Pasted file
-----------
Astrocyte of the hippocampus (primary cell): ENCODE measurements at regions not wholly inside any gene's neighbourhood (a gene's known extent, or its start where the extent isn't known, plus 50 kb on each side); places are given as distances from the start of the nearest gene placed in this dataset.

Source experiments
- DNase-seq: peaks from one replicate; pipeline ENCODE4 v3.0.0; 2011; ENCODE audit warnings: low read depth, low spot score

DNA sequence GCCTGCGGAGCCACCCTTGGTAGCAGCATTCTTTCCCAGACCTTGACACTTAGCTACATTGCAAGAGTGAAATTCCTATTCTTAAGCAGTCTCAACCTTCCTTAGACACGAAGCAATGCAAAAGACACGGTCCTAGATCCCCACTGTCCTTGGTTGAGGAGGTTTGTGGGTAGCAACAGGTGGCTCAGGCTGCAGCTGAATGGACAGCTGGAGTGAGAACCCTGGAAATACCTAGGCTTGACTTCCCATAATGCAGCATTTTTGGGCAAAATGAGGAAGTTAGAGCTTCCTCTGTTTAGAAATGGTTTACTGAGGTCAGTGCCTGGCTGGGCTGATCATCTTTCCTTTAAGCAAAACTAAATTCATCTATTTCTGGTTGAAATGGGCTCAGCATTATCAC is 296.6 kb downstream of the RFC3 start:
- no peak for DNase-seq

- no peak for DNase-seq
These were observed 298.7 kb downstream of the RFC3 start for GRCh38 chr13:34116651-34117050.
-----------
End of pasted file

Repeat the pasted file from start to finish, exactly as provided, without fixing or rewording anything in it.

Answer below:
Astrocyte of the hippocampus (primary cell): ENCODE measurements at regions not wholly inside any gene's neighbourhood (a gene's known extent, or its start where the extent isn't known, plus 50 kb on each side); places are given as distances from the start of the nearest gene placed in this dataset.

Source experiments
- DNase-seq: peaks from one replicate; pipeline ENCODE4 v3.0.0; 2011; ENCODE audit warnings: low read depth, low spot score

DNA sequence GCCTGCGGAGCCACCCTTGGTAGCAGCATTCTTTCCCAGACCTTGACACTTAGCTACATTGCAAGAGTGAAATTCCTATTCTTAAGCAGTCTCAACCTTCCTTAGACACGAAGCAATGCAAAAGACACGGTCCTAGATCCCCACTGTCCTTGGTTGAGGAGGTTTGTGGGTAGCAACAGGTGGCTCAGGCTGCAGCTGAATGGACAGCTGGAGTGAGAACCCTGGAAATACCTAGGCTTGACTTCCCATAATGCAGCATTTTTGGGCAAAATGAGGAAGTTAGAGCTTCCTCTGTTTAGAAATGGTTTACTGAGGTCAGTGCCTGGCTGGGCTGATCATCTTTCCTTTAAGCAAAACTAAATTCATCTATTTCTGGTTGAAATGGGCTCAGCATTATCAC is 296.6 kb downstream of the RFC3 start:
- no peak for DNase-seq

- no peak for DNase-seq
These were observed 298.7 kb downstream of the RFC3 start for GRCh38 chr13:34116651-34117050.